We all have worries about the future that cross our minds occasionally. Have you ever thought about what may happen in the future with your finances if you haven’t gotten your affairs in order? While it can feel far off or daunting to think about creating a will, it’s a valuable document for you and your family.
Here we’ll explore what will happen if you die without a will and why having one is essential.
A will is a legally binding document that specifies how your property and assets will be distributed after your death.
A will lets you be clear about who you want to receive your assets- including, but not limited to, bank accounts, property, possessions, family business, investments, etc.
A Will Affects More Than Just You
Another essential feature of this legal document is that you can identify who will care for your children -if you have any- should anything happen to you. This will apply when you become incapacitated and unable to care for them or if you and your spouse pass away.
This is a process you should put careful thought and consideration into; it’s one of the more significant decisions you can make in your life. Discuss who you trust with your spouse and the individuals you’re considering appointing guardianship to.
This part of a will can help to avoid some confusion and chaos in the case of a tragic event. Also note that when it comes to pets, they will be viewed legally as one of your possessions or assets. So, you can still appoint someone to care for your pet should you pass away, but it will be framed as the person you choose becoming the beneficiary of this “item.”
You can also give gifts and charitable donations in your will, which could help you save money on your estate taxes. There are several ways to incorporate giving into your will: gift property or cash, go through a donor-advised fund, or even create your private foundation.
No matter which way you choose, leaving money to help others is always a good choice.
What Happens If You Pass Away Without A Will
Passing away without a will is known as “dying intestate.” You may also hear the term “intestate succession,” which describes the distribution when a person dies without leaving a valid will, and the spouse and heirs will take (receive the possessions) by the laws of descent and distribution and marital rights in the estate which may apply to a surviving spouse.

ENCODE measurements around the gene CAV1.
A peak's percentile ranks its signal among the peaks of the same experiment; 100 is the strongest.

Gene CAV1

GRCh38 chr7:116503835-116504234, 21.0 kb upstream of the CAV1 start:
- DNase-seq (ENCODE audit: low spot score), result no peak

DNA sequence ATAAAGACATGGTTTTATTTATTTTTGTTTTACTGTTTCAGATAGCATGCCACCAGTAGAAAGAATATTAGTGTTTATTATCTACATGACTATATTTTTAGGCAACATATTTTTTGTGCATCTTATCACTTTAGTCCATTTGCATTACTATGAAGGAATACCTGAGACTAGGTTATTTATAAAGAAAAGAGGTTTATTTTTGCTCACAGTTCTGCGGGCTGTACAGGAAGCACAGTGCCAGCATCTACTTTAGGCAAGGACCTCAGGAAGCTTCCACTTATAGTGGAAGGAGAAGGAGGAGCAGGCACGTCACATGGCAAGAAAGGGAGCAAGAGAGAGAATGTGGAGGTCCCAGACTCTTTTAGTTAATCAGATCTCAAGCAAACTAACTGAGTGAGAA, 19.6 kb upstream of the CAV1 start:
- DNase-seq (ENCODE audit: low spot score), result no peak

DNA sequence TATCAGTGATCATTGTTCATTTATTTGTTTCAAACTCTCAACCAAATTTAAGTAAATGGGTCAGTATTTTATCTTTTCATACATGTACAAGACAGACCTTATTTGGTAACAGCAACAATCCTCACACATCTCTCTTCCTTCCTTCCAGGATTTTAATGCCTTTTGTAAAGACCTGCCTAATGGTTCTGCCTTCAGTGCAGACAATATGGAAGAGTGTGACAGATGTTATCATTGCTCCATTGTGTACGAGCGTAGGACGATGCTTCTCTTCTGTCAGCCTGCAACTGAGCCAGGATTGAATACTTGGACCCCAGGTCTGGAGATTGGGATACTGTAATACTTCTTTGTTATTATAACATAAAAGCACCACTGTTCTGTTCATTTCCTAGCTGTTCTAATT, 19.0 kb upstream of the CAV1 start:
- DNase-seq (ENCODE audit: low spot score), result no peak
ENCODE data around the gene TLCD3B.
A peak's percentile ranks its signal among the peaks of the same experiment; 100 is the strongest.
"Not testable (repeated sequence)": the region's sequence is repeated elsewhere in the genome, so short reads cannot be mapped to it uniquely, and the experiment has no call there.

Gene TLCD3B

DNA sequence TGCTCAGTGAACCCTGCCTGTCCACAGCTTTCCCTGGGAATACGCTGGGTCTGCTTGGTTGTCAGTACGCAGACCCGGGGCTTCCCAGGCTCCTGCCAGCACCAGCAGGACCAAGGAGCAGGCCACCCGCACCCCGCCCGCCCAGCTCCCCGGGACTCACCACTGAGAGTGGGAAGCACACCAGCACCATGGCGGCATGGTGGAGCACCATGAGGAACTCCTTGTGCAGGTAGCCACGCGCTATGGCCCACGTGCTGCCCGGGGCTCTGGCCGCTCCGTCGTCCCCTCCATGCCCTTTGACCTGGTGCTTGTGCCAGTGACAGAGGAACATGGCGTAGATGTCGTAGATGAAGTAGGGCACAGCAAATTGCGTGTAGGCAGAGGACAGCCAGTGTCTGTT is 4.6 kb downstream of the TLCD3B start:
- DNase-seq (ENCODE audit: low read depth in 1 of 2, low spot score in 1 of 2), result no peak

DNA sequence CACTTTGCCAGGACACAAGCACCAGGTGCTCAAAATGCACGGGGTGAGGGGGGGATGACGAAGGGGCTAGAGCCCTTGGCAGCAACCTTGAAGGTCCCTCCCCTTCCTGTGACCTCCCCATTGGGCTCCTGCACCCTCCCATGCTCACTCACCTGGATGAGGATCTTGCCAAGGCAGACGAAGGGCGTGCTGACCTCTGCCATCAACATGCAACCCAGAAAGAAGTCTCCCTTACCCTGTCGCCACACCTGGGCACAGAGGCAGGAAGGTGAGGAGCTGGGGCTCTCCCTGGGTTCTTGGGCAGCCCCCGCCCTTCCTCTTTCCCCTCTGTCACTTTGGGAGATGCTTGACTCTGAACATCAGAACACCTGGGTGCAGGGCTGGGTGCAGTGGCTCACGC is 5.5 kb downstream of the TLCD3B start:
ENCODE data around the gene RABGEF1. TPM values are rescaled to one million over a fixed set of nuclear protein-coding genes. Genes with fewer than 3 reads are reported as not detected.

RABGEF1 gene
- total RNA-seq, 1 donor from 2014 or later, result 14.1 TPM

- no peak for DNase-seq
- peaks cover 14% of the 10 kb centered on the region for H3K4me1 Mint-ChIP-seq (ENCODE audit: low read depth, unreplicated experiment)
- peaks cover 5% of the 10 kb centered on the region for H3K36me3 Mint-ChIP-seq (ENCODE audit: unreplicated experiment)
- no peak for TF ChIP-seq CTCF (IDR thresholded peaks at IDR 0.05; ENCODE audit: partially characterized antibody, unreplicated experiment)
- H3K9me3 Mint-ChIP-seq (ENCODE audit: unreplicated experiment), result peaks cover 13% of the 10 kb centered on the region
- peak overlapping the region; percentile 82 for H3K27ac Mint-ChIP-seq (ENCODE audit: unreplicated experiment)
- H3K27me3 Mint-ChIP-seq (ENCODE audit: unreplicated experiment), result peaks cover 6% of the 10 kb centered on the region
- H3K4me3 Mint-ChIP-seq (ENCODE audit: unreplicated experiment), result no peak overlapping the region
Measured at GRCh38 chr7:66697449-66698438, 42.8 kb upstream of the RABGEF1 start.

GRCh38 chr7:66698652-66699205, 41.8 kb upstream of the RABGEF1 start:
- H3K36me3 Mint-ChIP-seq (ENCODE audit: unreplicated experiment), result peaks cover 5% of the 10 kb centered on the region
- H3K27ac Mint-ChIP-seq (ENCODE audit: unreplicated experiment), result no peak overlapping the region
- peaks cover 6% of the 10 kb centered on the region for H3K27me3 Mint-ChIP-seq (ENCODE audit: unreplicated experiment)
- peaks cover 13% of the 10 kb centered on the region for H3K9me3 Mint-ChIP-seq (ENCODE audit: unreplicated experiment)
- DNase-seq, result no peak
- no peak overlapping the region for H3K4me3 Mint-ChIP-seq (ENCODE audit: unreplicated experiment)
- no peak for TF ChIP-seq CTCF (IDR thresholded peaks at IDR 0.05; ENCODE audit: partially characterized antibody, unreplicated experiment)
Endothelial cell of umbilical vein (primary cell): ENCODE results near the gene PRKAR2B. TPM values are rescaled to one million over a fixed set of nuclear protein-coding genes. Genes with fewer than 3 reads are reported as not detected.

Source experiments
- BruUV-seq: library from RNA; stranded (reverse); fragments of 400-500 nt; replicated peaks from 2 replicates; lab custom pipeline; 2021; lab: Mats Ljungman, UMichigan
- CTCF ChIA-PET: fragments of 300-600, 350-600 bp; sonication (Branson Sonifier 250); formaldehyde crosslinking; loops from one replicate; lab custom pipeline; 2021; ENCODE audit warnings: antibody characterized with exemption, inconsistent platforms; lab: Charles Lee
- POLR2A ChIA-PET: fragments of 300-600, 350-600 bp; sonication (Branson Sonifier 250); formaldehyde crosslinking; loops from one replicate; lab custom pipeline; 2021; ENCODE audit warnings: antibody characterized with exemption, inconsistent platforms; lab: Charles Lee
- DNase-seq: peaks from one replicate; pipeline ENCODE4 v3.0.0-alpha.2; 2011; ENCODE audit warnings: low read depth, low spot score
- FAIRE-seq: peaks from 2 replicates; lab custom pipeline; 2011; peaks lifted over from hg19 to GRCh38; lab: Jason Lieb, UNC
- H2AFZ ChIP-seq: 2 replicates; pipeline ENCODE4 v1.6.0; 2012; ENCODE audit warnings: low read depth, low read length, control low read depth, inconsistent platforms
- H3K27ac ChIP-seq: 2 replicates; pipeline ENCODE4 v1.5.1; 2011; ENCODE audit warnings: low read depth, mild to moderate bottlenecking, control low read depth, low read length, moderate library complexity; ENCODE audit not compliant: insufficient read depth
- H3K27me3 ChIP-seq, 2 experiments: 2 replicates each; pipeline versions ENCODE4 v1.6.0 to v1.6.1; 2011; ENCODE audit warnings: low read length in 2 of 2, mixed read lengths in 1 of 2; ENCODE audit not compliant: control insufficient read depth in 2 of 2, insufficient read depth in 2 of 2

This means that the state oversees the distribution of your assets, typically according to a set formula. The exact process will depend on which state you live in. Various aspects within your assets will be considered separately in the case of intestate success, namely:
When it comes to where your money goes if you don’t have a will, where you live will make a difference due to varying state laws. Generally speaking, it will involve going to probate court, where the court will assign someone to be your estate’s representative to oversee your assets’ distribution.
Going through probate is also the only way your family can access any of your financial accounts (of all types) that you have not set up to transfer automatically to a beneficiary. In general, probate can be a lengthy and nuanced process.
The courts will also determine guardianship of your children. They do their best to make the right choice, but ultimately, they obviously don’t know your family as you do.
If no one volunteers to raise the children, there’s no guarantee they’ll be placed in your desired household without a will.
Assets and taxes
If your estate is valued over $12.92 million, Federal Law requires that it be taxed at 40%. But state taxes are different! States use their formulas to determine how to divide your estate taxes among your spouse and children.
If you’re married, your surviving spouse will likely receive a portion of your assets whether or not you have a will (in most states). Of course, this also depends on if you have previous spouses, children, etc. If you’re not legally married but are in a domestic partnership, your case will vary from state to state.
If you’re single, your children will inherit your entire estate unless otherwise specified with a will. If you don’t have children, it will move to your parents or siblings.
For many, if not most, of the scenarios we’ve listed, there is a degree of variance from state to state on how these matters are handled, so be sure to work with your financial advisor to understand what will apply to you.
The Importance Of An Estate Plan
As you can see, leaving things up to chance, or in this case, strangers, is different from how you want to go out. One of the most significant benefits of having an estate plan is that it can relieve your family’s stress.
A will gives exact instructions for how you would like your assets to be distributed, which can ease hard feelings between family members, help avoid messy court decisions, and generally make things more transparent and easy for your loved ones to deal with.
Even small details that can be included in a will, such as your online banking passwords or knowledge of where your estate plan documents are kept, can make a difference.
Leaving a Legacy
Lastly, your estate plan is also part of your legacy! It’s comforting to know that your assets can still make an impact after you’re gone. It can do impactful things for your family, charity, or both.
What things are you passionate about? Who could use your funds to push forward the change you want to see in the world? Who would most benefit from what you’re able to donate? These types of questions can help point the needle to direct you to where to leave your money after you’re gone.
Don’t wait until it’s too late- create a will for you and your loved ones’ peace of mind. Our financial planners have plenty of experience in this specialty and would love to help you. Contact us today!